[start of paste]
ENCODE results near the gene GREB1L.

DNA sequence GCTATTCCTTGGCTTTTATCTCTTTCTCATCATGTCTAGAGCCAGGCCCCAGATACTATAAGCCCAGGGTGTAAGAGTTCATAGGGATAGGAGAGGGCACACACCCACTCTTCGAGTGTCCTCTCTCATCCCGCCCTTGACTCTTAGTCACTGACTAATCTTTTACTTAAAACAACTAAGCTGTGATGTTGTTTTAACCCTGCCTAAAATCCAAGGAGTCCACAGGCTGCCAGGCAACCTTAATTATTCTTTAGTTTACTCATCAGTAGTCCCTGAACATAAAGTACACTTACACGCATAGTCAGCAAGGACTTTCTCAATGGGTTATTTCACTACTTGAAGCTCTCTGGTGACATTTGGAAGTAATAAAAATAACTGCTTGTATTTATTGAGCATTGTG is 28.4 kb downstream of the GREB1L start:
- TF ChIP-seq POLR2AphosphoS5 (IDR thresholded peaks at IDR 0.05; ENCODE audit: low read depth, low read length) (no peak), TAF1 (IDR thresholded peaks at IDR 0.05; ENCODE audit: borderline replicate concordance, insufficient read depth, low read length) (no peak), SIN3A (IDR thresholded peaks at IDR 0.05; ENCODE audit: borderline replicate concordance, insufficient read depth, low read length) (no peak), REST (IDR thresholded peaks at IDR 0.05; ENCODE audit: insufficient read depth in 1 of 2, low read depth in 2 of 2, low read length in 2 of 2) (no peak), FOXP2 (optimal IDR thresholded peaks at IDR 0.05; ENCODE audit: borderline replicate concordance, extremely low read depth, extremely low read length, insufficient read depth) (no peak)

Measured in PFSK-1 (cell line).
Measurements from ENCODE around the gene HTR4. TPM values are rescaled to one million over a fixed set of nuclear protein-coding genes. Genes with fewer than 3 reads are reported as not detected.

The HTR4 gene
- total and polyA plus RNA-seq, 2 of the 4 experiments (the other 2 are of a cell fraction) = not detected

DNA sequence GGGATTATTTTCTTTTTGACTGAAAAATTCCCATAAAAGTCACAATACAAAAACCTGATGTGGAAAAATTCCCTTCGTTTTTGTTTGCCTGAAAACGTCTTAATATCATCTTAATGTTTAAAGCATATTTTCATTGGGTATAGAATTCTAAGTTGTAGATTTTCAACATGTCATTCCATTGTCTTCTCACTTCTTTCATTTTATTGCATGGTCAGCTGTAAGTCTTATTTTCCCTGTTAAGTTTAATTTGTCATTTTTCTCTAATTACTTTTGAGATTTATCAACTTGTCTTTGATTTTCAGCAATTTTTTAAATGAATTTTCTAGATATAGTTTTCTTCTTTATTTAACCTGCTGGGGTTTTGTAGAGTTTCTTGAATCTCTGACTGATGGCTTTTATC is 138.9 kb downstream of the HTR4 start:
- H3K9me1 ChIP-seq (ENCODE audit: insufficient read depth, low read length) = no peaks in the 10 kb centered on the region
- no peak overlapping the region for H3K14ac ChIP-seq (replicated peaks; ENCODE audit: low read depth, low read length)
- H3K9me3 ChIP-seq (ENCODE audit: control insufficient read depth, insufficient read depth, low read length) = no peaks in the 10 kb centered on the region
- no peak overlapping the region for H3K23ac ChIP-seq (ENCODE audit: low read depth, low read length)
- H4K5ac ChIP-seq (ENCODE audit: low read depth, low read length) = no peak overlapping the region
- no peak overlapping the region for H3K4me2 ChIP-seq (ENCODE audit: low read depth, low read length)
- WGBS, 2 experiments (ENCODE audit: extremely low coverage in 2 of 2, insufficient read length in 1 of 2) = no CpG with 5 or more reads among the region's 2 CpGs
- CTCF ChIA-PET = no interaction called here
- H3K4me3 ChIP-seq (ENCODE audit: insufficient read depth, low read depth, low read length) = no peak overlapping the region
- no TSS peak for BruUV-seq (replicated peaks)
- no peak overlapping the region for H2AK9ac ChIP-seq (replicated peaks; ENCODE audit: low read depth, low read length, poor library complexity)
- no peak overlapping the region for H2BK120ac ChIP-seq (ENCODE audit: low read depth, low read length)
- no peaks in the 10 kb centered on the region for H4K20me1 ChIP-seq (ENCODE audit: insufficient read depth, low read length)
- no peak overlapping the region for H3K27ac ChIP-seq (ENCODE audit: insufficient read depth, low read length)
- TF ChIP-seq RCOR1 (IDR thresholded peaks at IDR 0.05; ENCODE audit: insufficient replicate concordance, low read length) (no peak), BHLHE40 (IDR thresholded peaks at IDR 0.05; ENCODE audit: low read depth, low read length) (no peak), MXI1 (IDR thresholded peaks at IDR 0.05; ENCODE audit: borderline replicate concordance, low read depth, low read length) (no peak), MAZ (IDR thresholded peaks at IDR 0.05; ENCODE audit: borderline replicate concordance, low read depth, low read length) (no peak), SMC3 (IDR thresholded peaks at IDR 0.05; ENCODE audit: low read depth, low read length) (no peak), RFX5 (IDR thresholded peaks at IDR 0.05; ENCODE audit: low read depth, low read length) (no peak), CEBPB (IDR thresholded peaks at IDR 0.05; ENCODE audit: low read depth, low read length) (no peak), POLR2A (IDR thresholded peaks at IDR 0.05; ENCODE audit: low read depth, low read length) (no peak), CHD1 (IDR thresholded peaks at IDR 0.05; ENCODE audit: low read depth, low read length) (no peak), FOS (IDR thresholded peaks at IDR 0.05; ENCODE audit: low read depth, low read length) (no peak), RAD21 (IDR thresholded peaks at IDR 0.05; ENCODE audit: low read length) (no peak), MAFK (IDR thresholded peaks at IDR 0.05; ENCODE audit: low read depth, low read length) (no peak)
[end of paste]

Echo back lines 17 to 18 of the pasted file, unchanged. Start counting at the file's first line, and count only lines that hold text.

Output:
- H3K4me3 ChIP-seq (ENCODE audit: insufficient read depth, low read depth, low read length) = no peak overlapping the region
- no TSS peak for BruUV-seq (replicated peaks)